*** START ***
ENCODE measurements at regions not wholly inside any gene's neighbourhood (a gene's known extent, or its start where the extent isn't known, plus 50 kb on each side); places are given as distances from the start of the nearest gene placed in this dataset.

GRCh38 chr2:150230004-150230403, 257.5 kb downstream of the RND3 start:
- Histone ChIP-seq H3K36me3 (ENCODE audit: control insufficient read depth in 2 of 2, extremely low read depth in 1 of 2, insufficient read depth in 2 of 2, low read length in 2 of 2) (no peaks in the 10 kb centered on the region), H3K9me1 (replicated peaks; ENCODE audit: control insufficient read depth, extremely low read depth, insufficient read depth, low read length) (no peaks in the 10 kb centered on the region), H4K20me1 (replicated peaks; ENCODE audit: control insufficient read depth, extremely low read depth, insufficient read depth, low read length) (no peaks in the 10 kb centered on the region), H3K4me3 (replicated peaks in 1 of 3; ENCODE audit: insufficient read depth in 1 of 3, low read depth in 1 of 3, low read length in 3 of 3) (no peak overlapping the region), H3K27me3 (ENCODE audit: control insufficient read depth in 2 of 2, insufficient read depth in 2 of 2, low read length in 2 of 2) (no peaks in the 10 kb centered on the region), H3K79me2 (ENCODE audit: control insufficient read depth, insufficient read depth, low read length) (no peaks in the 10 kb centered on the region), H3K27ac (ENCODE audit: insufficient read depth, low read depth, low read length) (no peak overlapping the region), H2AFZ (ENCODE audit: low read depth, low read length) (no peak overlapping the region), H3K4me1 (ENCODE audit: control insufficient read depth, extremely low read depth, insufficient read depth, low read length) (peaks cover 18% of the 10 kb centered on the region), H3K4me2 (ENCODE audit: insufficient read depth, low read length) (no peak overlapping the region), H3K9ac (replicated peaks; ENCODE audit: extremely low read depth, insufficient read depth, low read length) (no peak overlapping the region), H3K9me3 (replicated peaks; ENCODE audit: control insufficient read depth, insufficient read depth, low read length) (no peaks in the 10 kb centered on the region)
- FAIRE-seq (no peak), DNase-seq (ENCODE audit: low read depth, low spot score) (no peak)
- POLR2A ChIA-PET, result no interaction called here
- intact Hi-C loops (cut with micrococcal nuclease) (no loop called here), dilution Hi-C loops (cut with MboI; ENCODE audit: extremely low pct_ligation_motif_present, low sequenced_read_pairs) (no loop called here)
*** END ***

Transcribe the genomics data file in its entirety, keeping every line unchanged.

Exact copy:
ENCODE measurements at regions not wholly inside any gene's neighbourhood (a gene's known extent, or its start where the extent isn't known, plus 50 kb on each side); places are given as distances from the start of the nearest gene placed in this dataset.

GRCh38 chr2:150230004-150230403, 257.5 kb downstream of the RND3 start:
- Histone ChIP-seq H3K36me3 (ENCODE audit: control insufficient read depth in 2 of 2, extremely low read depth in 1 of 2, insufficient read depth in 2 of 2, low read length in 2 of 2) (no peaks in the 10 kb centered on the region), H3K9me1 (replicated peaks; ENCODE audit: control insufficient read depth, extremely low read depth, insufficient read depth, low read length) (no peaks in the 10 kb centered on the region), H4K20me1 (replicated peaks; ENCODE audit: control insufficient read depth, extremely low read depth, insufficient read depth, low read length) (no peaks in the 10 kb centered on the region), H3K4me3 (replicated peaks in 1 of 3; ENCODE audit: insufficient read depth in 1 of 3, low read depth in 1 of 3, low read length in 3 of 3) (no peak overlapping the region), H3K27me3 (ENCODE audit: control insufficient read depth in 2 of 2, insufficient read depth in 2 of 2, low read length in 2 of 2) (no peaks in the 10 kb centered on the region), H3K79me2 (ENCODE audit: control insufficient read depth, insufficient read depth, low read length) (no peaks in the 10 kb centered on the region), H3K27ac (ENCODE audit: insufficient read depth, low read depth, low read length) (no peak overlapping the region), H2AFZ (ENCODE audit: low read depth, low read length) (no peak overlapping the region), H3K4me1 (ENCODE audit: control insufficient read depth, extremely low read depth, insufficient read depth, low read length) (peaks cover 18% of the 10 kb centered on the region), H3K4me2 (ENCODE audit: insufficient read depth, low read length) (no peak overlapping the region), H3K9ac (replicated peaks; ENCODE audit: extremely low read depth, insufficient read depth, low read length) (no peak overlapping the region), H3K9me3 (replicated peaks; ENCODE audit: control insufficient read depth, insufficient read depth, low read length) (no peaks in the 10 kb centered on the region)
- FAIRE-seq (no peak), DNase-seq (ENCODE audit: low read depth, low spot score) (no peak)
- POLR2A ChIA-PET, result no interaction called here
- intact Hi-C loops (cut with micrococcal nuclease) (no loop called here), dilution Hi-C loops (cut with MboI; ENCODE audit: extremely low pct_ligation_motif_present, low sequenced_read_pairs) (no loop called here)